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Introducing Solid Food to Baby's Aged 6-9 Months

At around the age of 6 months, baby needs solid foods in addition to their milk feeds. If you’re breastfeeding, it is recommended to continue breastfeeding for as long as possible while introducing solids, as breastmilk provides a protective factor against baby having allergic responses to new foods.

When starting your baby on solids, cook as much as you can yourself, rather than resorting to commercial baby foods.

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How to start

  • Start by offering solids once a day after the breast or bottle feed.
  • You could start with a teaspoon of iron-fortified rice cereal mixed with a little breastmilk, formula or cool boiled water to a thick paste-like consistency. If it’s too thin, baby will try to suck it rather than chew.
  • Other popular first foods include pureed apple, ripe mashed banana, cooked mashed sweet potato or pumpkin, tofu or avocado.
  • Feed your baby with a soft, round edged plastic teaspoon.
  • Use a plastic feeding bib to catch the spills.
  • There is no need to wait a few days before introducing a new food – go at baby’s pace.

How often

Week 1: Once a day, after the mid-morning feed.

Week 2: Twice a day, morning and afternoon, after a milk feed.

Week 3: Gradually build up to a ¼–½ a cup of food at each meal as baby demands.

By 8–9 months: When baby shows a preference for solid food over milk, offer the solids before the milk feed. By this time they are usually having 3 solid meals a day.

By around 9 months: baby will be having ½–1 cup of solid food plus finger food at each meal, as well as finger food at morning and afternoon snack time. The amount they will eat at a meal will vary from day to day, depending on how hungry they are.

By 12 months: baby will be having 3 meals a day of family food.

What food to give baby

  • Start with iron rich foods, such as iron fortified baby rice cereal, tofu, fruit and vegetables.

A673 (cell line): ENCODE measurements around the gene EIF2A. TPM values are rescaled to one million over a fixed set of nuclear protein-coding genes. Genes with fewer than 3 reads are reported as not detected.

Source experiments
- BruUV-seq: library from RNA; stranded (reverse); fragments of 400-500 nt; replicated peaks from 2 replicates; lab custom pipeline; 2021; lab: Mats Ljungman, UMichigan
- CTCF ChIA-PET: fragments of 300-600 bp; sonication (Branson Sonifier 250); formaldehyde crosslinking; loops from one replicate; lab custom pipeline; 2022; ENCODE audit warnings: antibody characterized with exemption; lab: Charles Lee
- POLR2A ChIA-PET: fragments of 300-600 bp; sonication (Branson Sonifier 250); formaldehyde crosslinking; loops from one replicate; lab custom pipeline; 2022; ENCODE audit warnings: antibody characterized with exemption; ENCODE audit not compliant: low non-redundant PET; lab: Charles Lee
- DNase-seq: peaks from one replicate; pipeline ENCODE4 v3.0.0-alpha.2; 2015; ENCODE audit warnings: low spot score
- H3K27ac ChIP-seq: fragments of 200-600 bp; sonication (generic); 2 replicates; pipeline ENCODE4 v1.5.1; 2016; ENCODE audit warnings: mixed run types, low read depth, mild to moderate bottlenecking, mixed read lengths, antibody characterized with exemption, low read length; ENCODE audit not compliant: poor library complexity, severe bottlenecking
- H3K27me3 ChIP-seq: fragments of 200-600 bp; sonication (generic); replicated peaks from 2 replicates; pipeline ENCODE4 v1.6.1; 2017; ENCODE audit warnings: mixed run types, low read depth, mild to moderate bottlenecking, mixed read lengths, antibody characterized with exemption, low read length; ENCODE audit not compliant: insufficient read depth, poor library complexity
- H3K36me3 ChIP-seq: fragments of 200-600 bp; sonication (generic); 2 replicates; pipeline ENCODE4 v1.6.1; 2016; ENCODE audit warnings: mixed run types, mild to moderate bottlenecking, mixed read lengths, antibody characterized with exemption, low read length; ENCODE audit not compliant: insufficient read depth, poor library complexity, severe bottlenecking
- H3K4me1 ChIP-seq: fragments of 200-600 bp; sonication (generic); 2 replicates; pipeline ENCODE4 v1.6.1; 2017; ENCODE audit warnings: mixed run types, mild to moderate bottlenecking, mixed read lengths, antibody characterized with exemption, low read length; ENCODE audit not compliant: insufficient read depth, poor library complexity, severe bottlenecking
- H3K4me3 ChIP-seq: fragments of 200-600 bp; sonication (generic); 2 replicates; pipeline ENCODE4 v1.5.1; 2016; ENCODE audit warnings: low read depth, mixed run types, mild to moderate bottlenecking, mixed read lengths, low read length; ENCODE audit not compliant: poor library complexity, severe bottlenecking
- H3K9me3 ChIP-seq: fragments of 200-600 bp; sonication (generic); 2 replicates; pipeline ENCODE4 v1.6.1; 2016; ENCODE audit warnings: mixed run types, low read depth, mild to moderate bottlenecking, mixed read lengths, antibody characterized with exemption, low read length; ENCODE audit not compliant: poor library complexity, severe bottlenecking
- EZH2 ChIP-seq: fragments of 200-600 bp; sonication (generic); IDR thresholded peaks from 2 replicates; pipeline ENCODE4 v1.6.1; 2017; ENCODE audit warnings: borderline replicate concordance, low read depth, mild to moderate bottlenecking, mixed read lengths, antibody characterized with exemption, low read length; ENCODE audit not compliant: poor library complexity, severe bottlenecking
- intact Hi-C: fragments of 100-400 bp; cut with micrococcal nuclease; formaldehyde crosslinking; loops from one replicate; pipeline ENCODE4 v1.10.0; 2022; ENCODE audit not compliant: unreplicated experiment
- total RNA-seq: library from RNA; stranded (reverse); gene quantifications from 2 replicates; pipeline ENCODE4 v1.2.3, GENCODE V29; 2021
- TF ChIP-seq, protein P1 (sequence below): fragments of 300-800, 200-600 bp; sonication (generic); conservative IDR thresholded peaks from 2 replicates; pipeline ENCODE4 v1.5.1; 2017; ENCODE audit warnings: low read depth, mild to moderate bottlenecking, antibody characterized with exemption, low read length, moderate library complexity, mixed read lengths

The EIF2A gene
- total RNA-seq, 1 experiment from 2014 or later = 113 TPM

• Small amounts of cows’ milk can be used to mix and moisten baby’s foods from 6 months onwards (but not given to baby to drink until the age of 12 months).
  • As soon as baby takes to solids, offer a wide variety of blended or fork mashed foods, including fruit, yoghurt and custard and cooked vegetables, meat, chicken, fish, egg and legumes.
  • Once baby tolerates a range of soft, smooth foods, offer roughly mashed or finely cut up foods instead. This helps baby learn about the different textures of food./span>
  • It is recommended that you introduce the range of family foods they are likely to encounter at mealtimes before the age of 18 months, as they are more likely to tolerate them at this age.
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Tips on cooking

  • Never add salt, sugar or honey– your baby doesn’t need the extra taste and it’s not good for their health.
  • If heating food in the microwave, make sure you mix it thoroughly before giving to your baby, as microwaves heat unevenly.
  • You may wish to cook a large quantity and then freeze in small plastic containers with lids (a meal size quantity in each) or in ice cube trays. Some foods, such as potato, freeze better when mixed with other vegetables.
  • If you want to use food you have frozen, plan ahead so you can take the food out of the freezer the night before and place it in the refrigerator to thaw.

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